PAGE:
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Biochemistry and Molecular Biotechnology Blog

Brenda Thomas

Thursday, June 16, 2022

This month, post doc Leonora Martinez-Nunez sat down with Brenda Thomas, Post-bacc and lab technician in the Munson Lab. Read Brenda’s story below.


I am currently a post-bacc Brenda Thomasand lab technician in the Munson lab. I am originally from Liberia, a small country on the west coast of Africa. I had attended an all-girls school, participated in radio talk shows, spelling bees, and played sports during my spare time. After moving to the United States, I had lots of opportunities to advance my career in science. My interests outside of science include praise and worship, reading, journaling, and spending time with friends and family. I am also a sucker for any kind of sports even when I don't understand some of them, like football.

What set you on this trajectory of becoming a scientist?

I was initially introduced to the idea of being a scientist or exploring research by my 8th grade Science teacher back home in Liberia. He taught a class about the Periodic Table of Elements passionately and it became an interest of mine. This led me to memorize the symbols of the elements after school. For something seen as just another table, personally it signified that everyone and everything around me are somewhat composed of those elements. The enlightenment I experienced was one of the factors that led me on the path of following the footsteps of those who combine knowledge of science with medical treatment, such as physicians and physician-scientists.

 What is your current research focus?

I'm currently training in the Munson Lab and gaining lab experience, as well as learning more about the research process. I’m involved in a project with the goal of understanding the role of phosphorylation as a regulatory mechanism in membrane fusion and exocytosis. 

 What led you to this field?

When I took my first biochemistry course during my undergraduate time, my enthusiasm for science grew even more. This course introduced me to major metabolic pathways in various organisms' lives. I was therefore inspired by the essence of biochemical interactions in cells and wanted to explore this area of interest more in terms of research.

 Why did you choose this lab/department at UMass Chan?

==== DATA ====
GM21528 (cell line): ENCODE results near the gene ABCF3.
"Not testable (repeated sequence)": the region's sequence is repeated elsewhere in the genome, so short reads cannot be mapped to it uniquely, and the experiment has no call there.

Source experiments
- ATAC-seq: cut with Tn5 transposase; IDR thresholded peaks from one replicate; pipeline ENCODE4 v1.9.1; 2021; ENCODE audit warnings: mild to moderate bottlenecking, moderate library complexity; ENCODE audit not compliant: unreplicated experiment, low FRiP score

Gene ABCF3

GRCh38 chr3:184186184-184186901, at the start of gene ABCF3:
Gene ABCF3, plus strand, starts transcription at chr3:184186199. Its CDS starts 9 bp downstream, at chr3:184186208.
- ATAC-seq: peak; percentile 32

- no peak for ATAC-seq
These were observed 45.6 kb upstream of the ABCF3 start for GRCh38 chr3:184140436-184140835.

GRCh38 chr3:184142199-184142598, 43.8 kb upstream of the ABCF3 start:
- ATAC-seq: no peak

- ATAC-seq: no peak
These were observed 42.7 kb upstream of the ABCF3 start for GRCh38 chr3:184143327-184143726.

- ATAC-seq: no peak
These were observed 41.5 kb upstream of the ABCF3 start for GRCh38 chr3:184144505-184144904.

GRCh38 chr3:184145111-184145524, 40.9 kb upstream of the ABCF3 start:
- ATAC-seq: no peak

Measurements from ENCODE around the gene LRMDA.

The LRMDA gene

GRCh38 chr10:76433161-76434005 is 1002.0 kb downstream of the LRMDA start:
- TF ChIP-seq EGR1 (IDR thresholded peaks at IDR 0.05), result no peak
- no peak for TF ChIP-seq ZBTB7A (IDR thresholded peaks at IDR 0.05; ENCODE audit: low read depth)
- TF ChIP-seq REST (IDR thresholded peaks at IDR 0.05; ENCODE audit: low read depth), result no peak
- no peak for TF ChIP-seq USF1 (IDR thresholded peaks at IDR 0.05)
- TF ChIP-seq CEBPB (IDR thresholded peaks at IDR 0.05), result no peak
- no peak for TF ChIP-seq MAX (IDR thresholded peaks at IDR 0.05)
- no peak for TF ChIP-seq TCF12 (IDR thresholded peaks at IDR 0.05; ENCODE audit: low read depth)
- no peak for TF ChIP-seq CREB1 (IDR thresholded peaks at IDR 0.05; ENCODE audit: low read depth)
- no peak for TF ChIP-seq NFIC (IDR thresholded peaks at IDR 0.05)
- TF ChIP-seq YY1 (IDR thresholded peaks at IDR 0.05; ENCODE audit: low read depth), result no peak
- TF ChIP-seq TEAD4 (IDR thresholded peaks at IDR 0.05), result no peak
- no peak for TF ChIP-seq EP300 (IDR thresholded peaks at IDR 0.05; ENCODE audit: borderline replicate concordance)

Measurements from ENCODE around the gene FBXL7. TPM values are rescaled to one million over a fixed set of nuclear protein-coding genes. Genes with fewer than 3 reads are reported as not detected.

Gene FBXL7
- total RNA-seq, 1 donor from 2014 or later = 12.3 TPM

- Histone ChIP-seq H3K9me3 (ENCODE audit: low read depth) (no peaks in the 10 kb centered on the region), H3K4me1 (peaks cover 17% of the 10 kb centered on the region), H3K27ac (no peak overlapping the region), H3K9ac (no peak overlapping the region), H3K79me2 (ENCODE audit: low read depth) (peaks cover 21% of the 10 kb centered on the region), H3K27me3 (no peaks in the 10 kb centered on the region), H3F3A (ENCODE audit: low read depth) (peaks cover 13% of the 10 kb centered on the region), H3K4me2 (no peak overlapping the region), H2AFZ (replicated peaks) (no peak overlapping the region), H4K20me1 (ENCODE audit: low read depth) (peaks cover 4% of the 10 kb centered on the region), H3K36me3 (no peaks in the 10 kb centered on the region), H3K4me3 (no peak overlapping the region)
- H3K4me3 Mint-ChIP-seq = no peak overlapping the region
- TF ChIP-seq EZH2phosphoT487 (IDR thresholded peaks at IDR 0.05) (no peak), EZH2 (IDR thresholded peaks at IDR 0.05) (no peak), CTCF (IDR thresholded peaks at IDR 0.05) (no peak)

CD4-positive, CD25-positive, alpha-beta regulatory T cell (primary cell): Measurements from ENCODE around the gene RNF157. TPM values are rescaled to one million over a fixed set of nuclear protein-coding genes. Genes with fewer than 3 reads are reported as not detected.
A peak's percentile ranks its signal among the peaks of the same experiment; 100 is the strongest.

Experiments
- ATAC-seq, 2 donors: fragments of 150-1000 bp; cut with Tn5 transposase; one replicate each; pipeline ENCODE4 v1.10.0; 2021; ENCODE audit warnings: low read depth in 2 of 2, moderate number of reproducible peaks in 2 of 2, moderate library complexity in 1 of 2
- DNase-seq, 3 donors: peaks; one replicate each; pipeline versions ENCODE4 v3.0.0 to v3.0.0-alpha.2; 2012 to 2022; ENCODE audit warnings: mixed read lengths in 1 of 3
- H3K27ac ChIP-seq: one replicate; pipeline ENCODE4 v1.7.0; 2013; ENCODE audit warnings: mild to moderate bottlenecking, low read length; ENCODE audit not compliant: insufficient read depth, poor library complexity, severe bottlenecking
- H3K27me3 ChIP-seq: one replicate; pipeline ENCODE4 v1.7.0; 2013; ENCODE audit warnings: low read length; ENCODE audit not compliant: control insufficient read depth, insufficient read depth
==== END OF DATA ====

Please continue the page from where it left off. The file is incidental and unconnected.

Before I was hired here, I was familiar with the UMass Chan community due to my summer undergrad research experience here a year before. I felt welcomed and wanted a similar feeling when it was time to move forward with post-grad plans. I looked for labs that would not only prioritize the science but also the lab values and culture. My lab embodies these desires and even more and I couldn’t be more grateful.

 What’s the coolest thing about your research and that you enjoy the most?

I think the study of phosphorylation as a regulatory mechanism for exocytosis is really interesting. I’m looking forward to understanding more about it and contributing this way to the field. 

 What are some of the lessons you learned along the way that you would like to share with trainees who recently joined the BMP department?

Be attentive and patient. I say that because regardless of your level of experience this is still a new environment, and it will take time to adjust to the system in the lab/department. Be patient with yourself because the process is a learning curve so trust the process. Also, be attentive in terms of the lab notebook and protocols/ experiments so that in the event when you make a mistake you can reflect on what to do and not to do next time.  

 Any advice you wished you had gotten when you first started as a scientist?

Prioritize your lab notebook and all your notes on the experiments. Since I’m learning my way through research this is something that has helped me a lot in troubleshooting and understanding why we do certain things during experiments. 

 What role do you think scientists play in helping to solve some of the current issues we face as a society?

Scientists are crucial to solve the medical issues that we face as a society. More importantly, all the knowledge that we have acquired through scientific research is invaluable.  

 Where do you see yourself in 5 years and how can this department help you get there?

I want to go to medical school and combine it with scientific research. My main goal is to help people through science, but I also want to be able to have a connection with the patients, not just from a lab bench. Eventually I want to help people back home in Liberia solving some of the issues the country is facing in terms of medical care and scientific knowledge. I think the lab and this department can help me in sharpening my critical thinking, to question the things I know and to solve problems.

One thing you would say to your younger self.

 I would say trust God and trust the process, everything will work out just right!